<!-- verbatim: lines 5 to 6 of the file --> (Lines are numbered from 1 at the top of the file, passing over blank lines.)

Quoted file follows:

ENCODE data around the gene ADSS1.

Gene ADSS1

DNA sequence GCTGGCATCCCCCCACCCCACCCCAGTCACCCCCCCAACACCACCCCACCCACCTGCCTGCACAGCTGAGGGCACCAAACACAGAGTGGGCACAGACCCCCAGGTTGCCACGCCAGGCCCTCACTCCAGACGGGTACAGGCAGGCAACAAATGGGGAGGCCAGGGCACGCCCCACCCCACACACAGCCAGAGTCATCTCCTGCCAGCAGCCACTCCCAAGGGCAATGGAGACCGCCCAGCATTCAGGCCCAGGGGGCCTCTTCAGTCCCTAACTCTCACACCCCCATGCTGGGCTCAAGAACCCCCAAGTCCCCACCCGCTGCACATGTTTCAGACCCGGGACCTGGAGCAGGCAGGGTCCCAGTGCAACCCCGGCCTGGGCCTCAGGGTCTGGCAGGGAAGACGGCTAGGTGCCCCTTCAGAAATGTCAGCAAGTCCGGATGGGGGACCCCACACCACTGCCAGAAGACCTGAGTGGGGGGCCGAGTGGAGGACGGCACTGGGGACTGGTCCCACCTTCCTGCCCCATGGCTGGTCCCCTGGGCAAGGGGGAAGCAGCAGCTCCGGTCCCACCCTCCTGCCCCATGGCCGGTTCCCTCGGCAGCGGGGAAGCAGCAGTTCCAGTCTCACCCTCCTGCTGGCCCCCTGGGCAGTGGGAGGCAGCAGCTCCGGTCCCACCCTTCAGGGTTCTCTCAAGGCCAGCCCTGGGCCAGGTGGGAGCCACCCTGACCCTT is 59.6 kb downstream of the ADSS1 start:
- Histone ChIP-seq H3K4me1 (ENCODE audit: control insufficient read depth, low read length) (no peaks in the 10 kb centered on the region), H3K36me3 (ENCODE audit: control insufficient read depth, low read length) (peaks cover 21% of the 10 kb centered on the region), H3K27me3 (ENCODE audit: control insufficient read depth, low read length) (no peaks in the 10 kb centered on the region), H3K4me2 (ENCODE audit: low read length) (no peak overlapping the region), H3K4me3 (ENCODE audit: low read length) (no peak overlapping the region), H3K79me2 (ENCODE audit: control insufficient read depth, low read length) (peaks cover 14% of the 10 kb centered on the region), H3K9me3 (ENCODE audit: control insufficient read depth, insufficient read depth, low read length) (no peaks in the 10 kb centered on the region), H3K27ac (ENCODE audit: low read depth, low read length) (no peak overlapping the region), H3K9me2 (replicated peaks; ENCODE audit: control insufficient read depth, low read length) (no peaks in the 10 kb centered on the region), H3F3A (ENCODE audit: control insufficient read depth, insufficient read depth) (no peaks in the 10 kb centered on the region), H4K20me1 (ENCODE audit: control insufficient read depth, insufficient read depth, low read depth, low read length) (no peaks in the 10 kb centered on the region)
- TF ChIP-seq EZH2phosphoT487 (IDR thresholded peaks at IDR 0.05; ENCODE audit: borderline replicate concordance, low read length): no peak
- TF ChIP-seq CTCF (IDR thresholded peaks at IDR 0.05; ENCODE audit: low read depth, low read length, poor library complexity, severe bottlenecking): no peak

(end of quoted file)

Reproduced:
- TF ChIP-seq EZH2phosphoT487 (IDR thresholded peaks at IDR 0.05; ENCODE audit: borderline replicate concordance, low read length): no peak
- TF ChIP-seq CTCF (IDR thresholded peaks at IDR 0.05; ENCODE audit: low read depth, low read length, poor library complexity, severe bottlenecking): no peak